Dr Jane Shaw, Dean of Grace Cathedral in San Francisco, explores the revival of interest in mysticism and religious experience generally - at the end of the 19th and in the early 20th century.
The late 20th and early 21st century have witnessed a decline in churchgoing with an increased scepticism about institutional religion. At the same time, there has - paradoxically - been an increased desire for spirituality - for God "outside" religion. This is usually regarded as a post Second World War trend, but in this week's Essay series, Jane Shaw explores the late 19th and early 20th century roots of this phenomenon - in what she calls the "mystical turn".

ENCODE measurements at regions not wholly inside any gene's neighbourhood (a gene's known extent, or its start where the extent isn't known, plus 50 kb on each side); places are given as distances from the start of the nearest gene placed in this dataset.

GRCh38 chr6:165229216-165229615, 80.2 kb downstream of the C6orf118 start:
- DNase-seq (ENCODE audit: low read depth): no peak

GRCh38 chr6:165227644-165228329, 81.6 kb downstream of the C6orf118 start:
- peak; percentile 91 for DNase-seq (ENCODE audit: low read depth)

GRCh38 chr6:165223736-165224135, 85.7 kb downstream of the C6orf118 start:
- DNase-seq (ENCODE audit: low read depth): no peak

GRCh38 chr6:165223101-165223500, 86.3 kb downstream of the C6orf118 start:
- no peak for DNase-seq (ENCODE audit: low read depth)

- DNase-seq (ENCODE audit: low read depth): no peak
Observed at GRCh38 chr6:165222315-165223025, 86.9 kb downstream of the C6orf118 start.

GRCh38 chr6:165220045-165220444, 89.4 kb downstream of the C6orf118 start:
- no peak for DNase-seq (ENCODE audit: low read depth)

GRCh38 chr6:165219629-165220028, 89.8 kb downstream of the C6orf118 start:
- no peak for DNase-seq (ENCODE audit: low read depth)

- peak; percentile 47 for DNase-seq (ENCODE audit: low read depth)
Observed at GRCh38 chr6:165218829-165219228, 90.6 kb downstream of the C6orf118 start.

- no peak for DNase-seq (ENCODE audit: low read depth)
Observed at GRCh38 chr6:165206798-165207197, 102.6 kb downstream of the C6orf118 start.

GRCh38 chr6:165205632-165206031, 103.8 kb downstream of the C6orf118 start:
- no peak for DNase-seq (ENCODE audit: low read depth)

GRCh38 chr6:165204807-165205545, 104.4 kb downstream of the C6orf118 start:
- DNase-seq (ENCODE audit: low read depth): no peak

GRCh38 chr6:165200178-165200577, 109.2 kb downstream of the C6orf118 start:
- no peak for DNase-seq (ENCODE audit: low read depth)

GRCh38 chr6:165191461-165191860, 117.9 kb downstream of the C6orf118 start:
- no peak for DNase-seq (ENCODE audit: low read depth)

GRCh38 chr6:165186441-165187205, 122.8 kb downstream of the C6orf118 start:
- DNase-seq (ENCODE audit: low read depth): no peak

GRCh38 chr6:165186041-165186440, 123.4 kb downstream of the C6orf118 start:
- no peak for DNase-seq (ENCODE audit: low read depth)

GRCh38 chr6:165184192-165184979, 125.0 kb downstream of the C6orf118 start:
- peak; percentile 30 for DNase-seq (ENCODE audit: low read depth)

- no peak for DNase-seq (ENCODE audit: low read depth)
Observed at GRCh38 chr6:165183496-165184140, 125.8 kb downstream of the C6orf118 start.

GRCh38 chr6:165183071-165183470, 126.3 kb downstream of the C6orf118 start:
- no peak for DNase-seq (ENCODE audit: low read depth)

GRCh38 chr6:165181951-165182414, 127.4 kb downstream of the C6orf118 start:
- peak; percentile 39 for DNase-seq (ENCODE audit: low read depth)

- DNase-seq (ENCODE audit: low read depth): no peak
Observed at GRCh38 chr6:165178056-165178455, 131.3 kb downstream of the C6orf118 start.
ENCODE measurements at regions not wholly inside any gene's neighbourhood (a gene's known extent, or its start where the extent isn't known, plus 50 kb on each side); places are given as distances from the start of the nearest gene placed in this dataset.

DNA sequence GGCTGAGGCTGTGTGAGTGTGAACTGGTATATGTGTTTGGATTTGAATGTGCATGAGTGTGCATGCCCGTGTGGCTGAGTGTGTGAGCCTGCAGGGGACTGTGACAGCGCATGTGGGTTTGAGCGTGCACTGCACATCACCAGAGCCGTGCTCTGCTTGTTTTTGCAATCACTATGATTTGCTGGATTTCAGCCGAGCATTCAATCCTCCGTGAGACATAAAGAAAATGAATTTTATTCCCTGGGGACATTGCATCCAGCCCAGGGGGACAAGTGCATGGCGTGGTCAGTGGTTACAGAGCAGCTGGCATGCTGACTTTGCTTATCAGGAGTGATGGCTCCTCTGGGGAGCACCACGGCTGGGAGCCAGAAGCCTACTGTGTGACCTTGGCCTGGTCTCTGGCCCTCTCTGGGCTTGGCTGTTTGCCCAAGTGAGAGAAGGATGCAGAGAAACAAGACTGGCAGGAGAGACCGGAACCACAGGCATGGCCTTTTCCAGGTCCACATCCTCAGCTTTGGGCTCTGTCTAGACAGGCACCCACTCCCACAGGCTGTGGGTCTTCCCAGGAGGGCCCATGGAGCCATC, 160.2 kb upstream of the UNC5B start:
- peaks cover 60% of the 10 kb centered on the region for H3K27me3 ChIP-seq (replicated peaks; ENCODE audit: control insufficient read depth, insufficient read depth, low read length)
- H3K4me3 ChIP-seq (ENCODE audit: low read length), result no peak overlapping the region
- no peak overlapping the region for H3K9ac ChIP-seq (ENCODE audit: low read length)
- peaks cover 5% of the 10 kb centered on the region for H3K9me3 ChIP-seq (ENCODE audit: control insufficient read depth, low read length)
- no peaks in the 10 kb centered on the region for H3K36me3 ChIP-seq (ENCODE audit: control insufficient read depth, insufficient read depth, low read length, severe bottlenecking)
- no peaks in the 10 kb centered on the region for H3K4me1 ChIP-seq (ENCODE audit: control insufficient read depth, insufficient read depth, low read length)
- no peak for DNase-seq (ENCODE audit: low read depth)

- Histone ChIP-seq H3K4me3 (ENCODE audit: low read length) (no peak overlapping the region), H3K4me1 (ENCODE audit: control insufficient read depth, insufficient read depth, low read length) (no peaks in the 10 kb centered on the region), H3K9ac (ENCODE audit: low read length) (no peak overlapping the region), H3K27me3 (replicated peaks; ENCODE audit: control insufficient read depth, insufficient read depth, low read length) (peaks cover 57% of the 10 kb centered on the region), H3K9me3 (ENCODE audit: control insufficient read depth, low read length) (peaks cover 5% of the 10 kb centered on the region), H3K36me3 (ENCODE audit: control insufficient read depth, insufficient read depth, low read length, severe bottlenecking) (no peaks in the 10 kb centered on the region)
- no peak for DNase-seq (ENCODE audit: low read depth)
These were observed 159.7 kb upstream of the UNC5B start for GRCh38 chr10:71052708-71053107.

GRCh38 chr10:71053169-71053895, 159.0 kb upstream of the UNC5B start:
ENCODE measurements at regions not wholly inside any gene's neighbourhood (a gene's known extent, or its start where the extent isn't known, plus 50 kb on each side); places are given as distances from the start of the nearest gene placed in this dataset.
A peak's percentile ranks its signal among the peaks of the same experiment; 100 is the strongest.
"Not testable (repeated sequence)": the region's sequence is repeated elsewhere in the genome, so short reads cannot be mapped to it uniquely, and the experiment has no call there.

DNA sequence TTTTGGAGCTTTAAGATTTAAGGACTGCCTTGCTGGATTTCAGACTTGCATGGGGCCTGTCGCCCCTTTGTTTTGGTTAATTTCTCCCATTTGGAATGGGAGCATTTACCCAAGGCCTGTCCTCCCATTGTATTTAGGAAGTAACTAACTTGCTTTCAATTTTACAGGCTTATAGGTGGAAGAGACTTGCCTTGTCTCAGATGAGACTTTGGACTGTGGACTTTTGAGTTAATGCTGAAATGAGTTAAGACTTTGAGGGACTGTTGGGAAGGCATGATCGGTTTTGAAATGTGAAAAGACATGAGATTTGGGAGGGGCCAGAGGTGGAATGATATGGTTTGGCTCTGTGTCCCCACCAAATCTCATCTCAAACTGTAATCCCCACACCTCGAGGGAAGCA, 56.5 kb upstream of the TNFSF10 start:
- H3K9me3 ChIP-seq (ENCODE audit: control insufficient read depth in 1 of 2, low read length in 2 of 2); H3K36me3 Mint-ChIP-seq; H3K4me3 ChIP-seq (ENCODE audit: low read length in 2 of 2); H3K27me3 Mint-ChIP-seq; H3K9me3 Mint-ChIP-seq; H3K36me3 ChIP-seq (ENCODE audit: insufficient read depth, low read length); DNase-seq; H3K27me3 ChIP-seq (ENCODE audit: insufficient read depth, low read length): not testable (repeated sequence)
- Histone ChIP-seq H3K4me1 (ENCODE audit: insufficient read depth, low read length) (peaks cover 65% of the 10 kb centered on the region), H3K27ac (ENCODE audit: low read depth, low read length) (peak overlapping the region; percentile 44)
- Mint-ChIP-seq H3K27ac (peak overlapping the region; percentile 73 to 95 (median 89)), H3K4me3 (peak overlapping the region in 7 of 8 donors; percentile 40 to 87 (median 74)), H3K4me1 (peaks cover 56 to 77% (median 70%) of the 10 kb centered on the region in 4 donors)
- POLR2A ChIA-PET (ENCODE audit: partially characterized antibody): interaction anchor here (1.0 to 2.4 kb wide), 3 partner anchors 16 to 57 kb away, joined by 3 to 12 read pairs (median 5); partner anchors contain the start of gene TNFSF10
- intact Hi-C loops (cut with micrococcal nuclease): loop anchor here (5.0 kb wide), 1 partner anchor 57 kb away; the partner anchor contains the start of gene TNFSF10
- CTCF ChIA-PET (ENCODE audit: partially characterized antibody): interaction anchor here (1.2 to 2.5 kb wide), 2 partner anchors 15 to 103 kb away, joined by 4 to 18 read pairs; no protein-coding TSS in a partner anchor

In the first programme in our series, The Mystical Turn, Jane Shaw examines the role of the "gloomy Dean" - Anglican priest and academic WR Inge. His book, Christian Mysticism - published in 1899 after Inge had spoken on the subject at Oxford University's prestigious Bampton Lectures the previous year - had a profound influence on Christian thought and practice, and gave rise to a deluge of books on the subject, the most famous being William James's Varieties of Religious Experience and Evelyn Underhill's Mysticism.